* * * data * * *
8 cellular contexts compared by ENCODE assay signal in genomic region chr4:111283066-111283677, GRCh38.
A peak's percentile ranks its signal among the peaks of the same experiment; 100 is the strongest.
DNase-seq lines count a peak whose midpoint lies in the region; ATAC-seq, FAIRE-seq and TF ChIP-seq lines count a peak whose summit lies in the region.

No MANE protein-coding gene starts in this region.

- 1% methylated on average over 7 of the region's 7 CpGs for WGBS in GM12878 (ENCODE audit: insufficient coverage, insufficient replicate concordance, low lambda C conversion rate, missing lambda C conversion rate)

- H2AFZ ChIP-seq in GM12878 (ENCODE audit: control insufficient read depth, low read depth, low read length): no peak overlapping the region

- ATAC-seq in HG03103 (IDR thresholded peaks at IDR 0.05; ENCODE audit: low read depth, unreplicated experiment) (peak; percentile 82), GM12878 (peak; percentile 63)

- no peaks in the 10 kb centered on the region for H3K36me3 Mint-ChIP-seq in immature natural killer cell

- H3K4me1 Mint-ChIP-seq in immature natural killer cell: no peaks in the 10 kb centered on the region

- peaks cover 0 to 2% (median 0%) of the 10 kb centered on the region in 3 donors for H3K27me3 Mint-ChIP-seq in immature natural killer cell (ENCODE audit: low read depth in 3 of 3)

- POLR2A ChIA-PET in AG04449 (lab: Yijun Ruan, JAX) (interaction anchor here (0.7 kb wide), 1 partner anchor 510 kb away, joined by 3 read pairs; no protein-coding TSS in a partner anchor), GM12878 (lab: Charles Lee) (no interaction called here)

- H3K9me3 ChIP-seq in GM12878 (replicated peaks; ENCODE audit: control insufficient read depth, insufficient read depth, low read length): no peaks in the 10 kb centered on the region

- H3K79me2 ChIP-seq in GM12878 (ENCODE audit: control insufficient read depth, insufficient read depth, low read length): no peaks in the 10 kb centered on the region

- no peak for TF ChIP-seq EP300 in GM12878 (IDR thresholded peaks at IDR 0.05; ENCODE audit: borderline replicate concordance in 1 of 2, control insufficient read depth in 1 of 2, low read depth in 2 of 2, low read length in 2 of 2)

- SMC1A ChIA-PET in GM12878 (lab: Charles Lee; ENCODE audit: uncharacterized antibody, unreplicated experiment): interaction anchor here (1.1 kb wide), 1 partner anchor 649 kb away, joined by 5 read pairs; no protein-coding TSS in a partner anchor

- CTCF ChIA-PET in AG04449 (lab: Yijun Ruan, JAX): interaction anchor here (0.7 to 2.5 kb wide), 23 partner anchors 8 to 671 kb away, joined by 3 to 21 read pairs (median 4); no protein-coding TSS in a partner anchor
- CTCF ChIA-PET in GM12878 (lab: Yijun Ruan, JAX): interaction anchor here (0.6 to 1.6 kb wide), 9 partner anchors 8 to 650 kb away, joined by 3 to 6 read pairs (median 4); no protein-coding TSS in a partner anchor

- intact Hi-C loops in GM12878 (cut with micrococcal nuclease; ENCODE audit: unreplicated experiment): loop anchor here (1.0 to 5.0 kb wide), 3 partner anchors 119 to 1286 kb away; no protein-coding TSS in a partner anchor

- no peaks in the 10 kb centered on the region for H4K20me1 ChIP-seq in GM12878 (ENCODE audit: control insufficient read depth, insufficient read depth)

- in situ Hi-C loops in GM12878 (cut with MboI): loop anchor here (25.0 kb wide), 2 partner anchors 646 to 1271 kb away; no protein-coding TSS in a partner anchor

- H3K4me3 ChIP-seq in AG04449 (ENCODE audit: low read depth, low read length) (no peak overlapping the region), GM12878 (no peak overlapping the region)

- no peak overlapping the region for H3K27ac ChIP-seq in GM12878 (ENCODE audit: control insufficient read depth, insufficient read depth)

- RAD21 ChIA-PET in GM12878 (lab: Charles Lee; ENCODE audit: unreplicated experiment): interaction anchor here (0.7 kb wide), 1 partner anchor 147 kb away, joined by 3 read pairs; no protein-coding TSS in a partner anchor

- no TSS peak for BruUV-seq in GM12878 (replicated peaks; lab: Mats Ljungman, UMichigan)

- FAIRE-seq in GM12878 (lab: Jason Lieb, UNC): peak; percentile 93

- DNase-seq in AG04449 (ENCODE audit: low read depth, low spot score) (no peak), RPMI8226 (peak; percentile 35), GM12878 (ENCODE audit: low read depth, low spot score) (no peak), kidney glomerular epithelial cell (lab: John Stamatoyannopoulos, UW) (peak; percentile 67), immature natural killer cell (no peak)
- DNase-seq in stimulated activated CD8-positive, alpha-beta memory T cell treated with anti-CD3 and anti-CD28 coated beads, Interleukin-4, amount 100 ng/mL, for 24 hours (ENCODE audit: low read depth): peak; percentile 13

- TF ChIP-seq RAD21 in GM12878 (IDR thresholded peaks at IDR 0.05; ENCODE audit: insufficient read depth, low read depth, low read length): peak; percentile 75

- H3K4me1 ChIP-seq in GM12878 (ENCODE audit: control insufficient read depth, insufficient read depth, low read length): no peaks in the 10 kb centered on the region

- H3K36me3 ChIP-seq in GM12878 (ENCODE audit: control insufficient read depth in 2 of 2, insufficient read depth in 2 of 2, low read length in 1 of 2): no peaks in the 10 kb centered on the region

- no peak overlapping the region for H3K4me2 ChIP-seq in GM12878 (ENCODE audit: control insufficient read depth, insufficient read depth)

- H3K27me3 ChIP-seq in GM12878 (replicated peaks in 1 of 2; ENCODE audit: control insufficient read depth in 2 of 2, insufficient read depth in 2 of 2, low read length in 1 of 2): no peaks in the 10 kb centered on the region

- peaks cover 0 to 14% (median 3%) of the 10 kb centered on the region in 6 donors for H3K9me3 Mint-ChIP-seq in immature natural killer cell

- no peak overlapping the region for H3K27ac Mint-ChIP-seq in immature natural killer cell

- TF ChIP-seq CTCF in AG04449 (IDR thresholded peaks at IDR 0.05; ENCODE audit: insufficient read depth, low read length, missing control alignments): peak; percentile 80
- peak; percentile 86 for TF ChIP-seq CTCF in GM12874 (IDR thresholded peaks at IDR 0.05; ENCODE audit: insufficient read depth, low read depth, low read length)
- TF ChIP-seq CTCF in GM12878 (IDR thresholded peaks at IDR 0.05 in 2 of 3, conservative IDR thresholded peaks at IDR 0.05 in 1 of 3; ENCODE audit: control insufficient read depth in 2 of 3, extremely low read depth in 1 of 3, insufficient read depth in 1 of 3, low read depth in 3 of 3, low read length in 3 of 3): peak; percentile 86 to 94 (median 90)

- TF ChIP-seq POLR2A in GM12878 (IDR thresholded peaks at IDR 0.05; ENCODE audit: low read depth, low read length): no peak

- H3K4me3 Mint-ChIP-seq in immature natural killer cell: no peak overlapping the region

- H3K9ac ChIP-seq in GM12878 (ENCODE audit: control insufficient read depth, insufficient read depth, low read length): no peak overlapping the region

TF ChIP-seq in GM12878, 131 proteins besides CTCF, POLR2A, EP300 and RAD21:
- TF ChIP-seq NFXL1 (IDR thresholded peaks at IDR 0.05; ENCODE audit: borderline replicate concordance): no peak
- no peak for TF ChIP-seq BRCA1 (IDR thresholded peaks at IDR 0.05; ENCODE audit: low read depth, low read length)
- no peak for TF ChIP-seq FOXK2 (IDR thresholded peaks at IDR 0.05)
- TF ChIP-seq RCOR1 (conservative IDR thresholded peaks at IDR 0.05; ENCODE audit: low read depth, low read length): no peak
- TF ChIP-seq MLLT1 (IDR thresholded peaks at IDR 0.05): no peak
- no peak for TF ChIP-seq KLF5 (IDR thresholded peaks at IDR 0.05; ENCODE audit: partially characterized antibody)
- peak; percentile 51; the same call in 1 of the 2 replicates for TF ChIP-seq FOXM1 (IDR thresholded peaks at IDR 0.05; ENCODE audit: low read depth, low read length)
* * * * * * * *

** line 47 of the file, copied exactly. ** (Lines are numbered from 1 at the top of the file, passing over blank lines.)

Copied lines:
- no peak for TF ChIP-seq KLF5 (IDR thresholded peaks at IDR 0.05; ENCODE audit: partially characterized antibody)